Johnny A.: I was born in Mulden, Massachusettes on November 14th.
Johnny A.: Older than I care to be (laughs).
Johnny A.: When I was a young child, I was always banging pots and pans and telephone drums and so I started playing drums as a really young child for about 5 or or 6 years. When I was 12, I was just frustrated, because I always heard a lot of melody and drums are a nonmelodic instrument for the most part. So I switched over to guitar and for a while I had a conflict, whether I wanted to be a drummer or a guitarist. But then I joined a band as a guitarist and that was the last time I played drums.
Johnny A.: I'm self taught, completely.
Johnny A.: I can tell you what the notes are, but if I had to sight read a piece, I would not be able to do it.
If I had enough time, I would be able to figure out, what's going on. Early on as a drummer, I did take drum lesssons, so I had a sense of the value of beats and know how they are executed rhythmically.
Johnny A.: I have singer/songwriter influences and guitar influences. The Beatles are a profound influence. In the guitar world it would be Chet Atkins, Wes Montgomery, Jeff Beck, Jimi Hendrix, Clapton, Kenny Burell, Pat Martino. My musical taste and appetite is kind of vast, I get bored very easily with one style of music, even listening. I can repeatedly listen to the greats, like Chet Atkins. I can listen to him all day long and find something. He was such a complete player, the way he would arrange his guitar for a small ensemble was second to none, he could make a trio or a quartet sound like an orchestra. My approach as a guitarist is not the shredding type, it's more about serving the song. A lot of these early Sixties and British Invasion bands like The Beatles and The Holies and songwriters like Gerry Raferty, Everly Brothers, had great sense of melody and harmony and arrangement. That's what I tend to gravitate to, even in guitarists. I'm more influenced by guy that frame their playing with a great song. Although there were shredders I was influenced by as well, people like John Mc Laughlin and Bill Connors from Return To Forever, some progrressive art rock bands, Steve Howe from Yes and Robert Fripp from King Crimson. My tastes are all over the map.
My dad was into big band jazz and my mom liked blues and pop music of the day, so even though there's nobody in the family that's a musician, they were very passionate about music and listening to it. I'm of Greek ethnicity, so there was also a lot of Middle Eastern music in my house, all these great Syrean and Turkish and Greek clarinet, bouzouki and oud players - my taste in music goes all over the place.
Johnny A.: Growing up, I led my own bands. I was usually the songwriter and leader of the band - vocal based bands. I came close to record deals, but it never really happened, so at one point I just put my own career aside and took a shot at being a sideman. I've done some work with Bobby Whitlock from Derek & The Dominoes and before I did my solo project, I was working with Peter Wolfe from the J.Geils Band for about six or seven years as a guitarist and musical director. The solo career was a product of trying to survive. Wolfe wanted to take a break from touring and that basically left me out of work. I didn't have a day job, I was a full time musician, so I needed to do something to survive.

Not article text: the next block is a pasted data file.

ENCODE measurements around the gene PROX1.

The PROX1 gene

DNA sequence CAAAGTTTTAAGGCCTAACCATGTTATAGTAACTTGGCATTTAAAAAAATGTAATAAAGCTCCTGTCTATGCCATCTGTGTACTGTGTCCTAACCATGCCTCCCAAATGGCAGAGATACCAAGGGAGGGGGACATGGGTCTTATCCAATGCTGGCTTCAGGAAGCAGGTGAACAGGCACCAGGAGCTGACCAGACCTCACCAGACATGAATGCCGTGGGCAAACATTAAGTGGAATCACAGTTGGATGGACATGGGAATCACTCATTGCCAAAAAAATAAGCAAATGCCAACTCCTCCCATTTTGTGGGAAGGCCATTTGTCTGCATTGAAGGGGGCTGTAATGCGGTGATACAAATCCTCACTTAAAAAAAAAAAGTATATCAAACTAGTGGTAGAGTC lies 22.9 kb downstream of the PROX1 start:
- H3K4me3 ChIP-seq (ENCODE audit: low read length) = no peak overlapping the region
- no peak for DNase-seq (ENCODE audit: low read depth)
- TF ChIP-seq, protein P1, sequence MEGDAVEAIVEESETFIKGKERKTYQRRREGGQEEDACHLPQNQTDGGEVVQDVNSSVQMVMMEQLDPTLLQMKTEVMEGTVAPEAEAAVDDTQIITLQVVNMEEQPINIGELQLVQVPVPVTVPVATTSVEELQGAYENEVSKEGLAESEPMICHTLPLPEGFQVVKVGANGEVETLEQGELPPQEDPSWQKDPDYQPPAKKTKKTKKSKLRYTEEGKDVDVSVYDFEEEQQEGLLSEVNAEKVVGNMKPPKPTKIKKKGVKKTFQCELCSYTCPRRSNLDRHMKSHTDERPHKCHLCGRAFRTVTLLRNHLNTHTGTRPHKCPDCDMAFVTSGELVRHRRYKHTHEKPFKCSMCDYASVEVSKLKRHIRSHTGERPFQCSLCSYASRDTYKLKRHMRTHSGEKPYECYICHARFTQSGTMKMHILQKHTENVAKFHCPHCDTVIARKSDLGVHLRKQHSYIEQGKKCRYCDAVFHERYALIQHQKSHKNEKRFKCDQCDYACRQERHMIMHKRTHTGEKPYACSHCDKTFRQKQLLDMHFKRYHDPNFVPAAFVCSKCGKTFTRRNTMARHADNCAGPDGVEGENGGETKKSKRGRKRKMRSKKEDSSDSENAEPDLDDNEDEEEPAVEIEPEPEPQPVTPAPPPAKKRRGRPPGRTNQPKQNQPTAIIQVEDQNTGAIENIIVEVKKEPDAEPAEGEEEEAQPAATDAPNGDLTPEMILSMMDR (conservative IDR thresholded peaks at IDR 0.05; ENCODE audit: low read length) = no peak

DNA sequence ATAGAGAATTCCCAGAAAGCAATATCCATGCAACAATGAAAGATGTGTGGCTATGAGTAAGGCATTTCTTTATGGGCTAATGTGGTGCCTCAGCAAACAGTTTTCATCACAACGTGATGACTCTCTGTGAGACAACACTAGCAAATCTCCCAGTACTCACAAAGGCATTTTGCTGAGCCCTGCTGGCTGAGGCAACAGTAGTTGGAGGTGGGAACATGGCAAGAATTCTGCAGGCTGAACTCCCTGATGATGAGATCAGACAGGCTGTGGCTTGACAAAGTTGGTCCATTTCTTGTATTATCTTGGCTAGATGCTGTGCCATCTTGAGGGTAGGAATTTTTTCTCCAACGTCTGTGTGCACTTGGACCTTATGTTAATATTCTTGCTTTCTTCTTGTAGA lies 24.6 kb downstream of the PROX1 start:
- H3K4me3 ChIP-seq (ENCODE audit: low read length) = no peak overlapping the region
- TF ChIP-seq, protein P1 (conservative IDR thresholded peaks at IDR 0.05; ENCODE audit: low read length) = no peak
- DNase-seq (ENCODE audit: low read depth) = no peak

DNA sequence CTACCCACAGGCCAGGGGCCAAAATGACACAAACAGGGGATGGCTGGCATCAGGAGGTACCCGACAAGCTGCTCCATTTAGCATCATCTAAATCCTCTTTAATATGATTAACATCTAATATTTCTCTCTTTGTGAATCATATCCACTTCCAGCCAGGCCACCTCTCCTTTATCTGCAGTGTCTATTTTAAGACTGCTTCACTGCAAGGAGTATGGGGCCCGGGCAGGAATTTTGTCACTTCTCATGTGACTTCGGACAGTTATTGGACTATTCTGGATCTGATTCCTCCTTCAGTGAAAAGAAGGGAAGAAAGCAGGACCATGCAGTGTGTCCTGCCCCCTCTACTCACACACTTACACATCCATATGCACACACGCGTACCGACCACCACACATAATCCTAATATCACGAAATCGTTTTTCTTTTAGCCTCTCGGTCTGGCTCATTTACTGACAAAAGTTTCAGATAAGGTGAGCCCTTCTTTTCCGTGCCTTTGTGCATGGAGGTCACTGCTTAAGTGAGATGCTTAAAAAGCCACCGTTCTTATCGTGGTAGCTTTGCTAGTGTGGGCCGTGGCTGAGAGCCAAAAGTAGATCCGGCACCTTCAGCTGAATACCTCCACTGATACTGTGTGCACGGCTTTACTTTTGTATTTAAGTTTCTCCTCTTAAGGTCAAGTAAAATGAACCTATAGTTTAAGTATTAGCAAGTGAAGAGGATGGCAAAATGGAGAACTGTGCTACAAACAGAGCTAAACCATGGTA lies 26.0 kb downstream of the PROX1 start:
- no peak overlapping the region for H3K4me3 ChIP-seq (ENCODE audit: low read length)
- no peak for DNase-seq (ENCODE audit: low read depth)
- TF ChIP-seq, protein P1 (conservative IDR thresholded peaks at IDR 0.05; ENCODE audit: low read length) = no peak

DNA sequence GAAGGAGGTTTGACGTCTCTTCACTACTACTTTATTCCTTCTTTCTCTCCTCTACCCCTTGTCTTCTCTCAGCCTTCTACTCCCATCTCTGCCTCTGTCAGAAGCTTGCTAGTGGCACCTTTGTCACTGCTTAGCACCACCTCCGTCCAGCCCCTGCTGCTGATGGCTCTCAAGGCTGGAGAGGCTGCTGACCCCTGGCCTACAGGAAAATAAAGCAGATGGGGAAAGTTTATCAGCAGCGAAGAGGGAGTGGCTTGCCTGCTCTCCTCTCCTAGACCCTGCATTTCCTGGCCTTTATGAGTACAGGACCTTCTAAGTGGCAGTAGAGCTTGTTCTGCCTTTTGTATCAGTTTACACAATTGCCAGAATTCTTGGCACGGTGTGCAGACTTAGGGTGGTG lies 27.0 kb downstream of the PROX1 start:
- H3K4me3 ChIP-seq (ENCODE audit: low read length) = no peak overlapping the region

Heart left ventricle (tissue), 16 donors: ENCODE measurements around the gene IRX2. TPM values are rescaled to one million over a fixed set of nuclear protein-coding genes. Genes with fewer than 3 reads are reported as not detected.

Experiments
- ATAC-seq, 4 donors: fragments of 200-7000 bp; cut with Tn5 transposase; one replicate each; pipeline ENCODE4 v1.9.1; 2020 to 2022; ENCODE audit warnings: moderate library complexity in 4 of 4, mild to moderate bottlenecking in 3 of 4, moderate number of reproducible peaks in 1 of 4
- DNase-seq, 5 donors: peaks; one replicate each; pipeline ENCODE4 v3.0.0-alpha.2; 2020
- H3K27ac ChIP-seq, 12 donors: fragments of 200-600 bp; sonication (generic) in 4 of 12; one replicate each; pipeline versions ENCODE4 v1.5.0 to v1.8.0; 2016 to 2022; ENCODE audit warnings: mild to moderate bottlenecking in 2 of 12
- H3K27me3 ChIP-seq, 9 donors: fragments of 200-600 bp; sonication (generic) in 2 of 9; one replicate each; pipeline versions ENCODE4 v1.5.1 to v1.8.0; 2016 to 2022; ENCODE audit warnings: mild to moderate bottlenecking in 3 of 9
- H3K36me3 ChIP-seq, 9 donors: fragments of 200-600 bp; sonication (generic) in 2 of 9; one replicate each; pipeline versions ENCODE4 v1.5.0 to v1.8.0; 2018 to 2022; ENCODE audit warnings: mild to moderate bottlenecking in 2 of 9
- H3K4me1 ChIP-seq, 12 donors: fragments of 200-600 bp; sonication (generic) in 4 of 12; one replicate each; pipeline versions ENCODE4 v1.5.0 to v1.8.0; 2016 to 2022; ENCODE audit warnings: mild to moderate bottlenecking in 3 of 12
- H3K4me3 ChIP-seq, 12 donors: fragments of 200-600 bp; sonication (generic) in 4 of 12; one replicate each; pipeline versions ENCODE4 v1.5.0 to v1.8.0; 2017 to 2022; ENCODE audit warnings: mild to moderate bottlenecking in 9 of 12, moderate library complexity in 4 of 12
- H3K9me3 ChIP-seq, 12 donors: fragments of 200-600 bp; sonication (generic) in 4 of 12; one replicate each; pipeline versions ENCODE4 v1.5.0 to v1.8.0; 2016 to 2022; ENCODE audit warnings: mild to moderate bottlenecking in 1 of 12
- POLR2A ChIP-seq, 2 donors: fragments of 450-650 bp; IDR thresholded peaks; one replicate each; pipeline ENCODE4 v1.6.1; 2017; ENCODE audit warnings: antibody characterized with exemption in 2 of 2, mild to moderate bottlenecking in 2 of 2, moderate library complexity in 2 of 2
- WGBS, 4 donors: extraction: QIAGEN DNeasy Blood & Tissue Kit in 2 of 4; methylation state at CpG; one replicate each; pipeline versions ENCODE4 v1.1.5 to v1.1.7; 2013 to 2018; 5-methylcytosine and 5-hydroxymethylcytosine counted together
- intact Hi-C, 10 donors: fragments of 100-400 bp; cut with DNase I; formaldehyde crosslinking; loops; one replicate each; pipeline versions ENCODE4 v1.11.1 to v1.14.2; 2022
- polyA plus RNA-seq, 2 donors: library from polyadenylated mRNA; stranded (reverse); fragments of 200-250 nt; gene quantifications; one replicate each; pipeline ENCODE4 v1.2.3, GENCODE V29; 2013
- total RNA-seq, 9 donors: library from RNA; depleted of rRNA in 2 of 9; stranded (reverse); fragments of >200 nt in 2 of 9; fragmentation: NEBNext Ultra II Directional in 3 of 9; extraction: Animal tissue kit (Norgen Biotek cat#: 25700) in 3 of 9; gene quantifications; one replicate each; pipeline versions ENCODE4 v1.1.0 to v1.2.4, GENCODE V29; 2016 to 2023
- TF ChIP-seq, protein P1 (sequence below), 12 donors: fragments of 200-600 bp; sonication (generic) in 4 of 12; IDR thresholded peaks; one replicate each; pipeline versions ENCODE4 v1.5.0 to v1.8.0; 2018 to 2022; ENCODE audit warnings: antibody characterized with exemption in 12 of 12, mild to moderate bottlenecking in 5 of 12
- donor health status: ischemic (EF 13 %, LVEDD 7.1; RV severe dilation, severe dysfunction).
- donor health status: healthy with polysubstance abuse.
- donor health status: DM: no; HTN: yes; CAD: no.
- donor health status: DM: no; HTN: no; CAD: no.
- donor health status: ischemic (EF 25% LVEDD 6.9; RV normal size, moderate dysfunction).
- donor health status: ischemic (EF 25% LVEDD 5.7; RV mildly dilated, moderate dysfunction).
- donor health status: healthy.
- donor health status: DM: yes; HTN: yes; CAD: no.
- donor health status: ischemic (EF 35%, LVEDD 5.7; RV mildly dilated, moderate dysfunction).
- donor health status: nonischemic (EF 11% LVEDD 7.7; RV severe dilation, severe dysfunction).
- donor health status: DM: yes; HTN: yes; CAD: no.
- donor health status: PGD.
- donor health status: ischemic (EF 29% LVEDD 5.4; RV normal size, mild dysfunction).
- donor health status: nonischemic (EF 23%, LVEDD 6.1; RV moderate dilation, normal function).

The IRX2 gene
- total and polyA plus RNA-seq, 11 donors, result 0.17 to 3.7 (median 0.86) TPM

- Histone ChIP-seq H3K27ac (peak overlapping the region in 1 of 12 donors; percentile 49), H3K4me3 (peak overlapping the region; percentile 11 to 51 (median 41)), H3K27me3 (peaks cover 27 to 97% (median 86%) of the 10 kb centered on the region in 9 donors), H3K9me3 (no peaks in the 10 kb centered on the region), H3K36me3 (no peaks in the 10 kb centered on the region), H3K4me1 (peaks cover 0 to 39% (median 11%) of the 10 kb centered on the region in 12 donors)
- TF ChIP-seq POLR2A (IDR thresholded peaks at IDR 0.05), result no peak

I'm not a very good singer, so I didn't want to sing anymore, I just decided that I didn't want to get a singer, because usually the fingerprint of a band is the person that's delivering the melody. You listen to Aerosmith, it's Steven Tyler, you listen to the Stones, it's Jagger. Their voices are so recognizable, they leave such a strong fingerprint, if you take that element out of the sound, it's not the same sound anymore. So my decision was to try to develop my guitar as a voice. The other thing I realized at that point was, as long as I had been playing guitar, I never felt that I could deliver a song on my own. I was more of that gunslinger type of rock/blues guitar player, a little jazzy, but still more a rhythm guitar player, who takes a solo, when it's time, but always in support of a vocal based band. My goal was to try to get to a place, where I could deliver a song with my guitar, without a vocalist.
Johnny A.: Yes, I make a living with it.
Johnny A.: The personality of the player, which is the same whether it's vocal based or instrumental. It's my criteria of what makes it special for me. A great song with a special quality of the voice, who delivers the melody. Something that touches me emotionally. There are a lot of great technical players in the world, but sometimes you hear these guys and no matter how great they are, it doesn't touch you.